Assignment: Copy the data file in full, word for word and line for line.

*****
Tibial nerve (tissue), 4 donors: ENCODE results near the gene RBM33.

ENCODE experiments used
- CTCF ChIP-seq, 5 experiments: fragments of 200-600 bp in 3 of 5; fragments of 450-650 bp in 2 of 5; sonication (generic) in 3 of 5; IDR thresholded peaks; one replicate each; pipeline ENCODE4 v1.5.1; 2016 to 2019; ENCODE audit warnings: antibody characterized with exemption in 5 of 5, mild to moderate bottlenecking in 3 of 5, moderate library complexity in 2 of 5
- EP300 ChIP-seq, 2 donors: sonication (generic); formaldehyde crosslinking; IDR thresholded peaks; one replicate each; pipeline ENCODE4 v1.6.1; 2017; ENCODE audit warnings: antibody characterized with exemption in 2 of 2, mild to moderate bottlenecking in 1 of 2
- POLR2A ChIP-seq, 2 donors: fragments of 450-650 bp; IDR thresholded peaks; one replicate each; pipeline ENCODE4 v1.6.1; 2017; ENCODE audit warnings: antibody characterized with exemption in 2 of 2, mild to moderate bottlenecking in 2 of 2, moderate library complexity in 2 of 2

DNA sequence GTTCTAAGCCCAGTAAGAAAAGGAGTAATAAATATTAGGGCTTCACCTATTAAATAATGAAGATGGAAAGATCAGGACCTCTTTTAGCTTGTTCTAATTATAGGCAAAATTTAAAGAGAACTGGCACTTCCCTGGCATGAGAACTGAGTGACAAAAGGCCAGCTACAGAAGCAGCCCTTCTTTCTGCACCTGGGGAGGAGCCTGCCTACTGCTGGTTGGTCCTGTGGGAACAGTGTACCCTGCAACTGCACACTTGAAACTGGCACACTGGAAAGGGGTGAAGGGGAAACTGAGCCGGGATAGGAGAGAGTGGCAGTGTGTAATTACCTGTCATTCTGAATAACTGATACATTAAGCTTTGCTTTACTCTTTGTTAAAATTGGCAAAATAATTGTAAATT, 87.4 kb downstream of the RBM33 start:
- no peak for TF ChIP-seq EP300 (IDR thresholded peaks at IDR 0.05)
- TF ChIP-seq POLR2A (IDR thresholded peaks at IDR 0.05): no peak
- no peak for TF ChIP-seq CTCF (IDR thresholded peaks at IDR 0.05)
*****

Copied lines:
Tibial nerve (tissue), 4 donors: ENCODE results near the gene RBM33.

ENCODE experiments used
- CTCF ChIP-seq, 5 experiments: fragments of 200-600 bp in 3 of 5; fragments of 450-650 bp in 2 of 5; sonication (generic) in 3 of 5; IDR thresholded peaks; one replicate each; pipeline ENCODE4 v1.5.1; 2016 to 2019; ENCODE audit warnings: antibody characterized with exemption in 5 of 5, mild to moderate bottlenecking in 3 of 5, moderate library complexity in 2 of 5
- EP300 ChIP-seq, 2 donors: sonication (generic); formaldehyde crosslinking; IDR thresholded peaks; one replicate each; pipeline ENCODE4 v1.6.1; 2017; ENCODE audit warnings: antibody characterized with exemption in 2 of 2, mild to moderate bottlenecking in 1 of 2
- POLR2A ChIP-seq, 2 donors: fragments of 450-650 bp; IDR thresholded peaks; one replicate each; pipeline ENCODE4 v1.6.1; 2017; ENCODE audit warnings: antibody characterized with exemption in 2 of 2, mild to moderate bottlenecking in 2 of 2, moderate library complexity in 2 of 2

DNA sequence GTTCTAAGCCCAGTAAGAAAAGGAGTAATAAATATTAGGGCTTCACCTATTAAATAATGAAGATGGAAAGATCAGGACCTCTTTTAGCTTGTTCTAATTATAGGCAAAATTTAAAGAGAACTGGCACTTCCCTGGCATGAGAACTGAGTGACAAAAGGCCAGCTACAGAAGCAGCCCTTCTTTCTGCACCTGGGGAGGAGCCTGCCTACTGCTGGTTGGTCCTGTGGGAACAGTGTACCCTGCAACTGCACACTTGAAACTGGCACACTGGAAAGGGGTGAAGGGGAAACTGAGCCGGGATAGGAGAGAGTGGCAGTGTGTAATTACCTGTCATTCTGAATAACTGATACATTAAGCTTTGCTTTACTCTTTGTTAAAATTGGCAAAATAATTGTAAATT, 87.4 kb downstream of the RBM33 start:
- no peak for TF ChIP-seq EP300 (IDR thresholded peaks at IDR 0.05)
- TF ChIP-seq POLR2A (IDR thresholded peaks at IDR 0.05): no peak
- no peak for TF ChIP-seq CTCF (IDR thresholded peaks at IDR 0.05)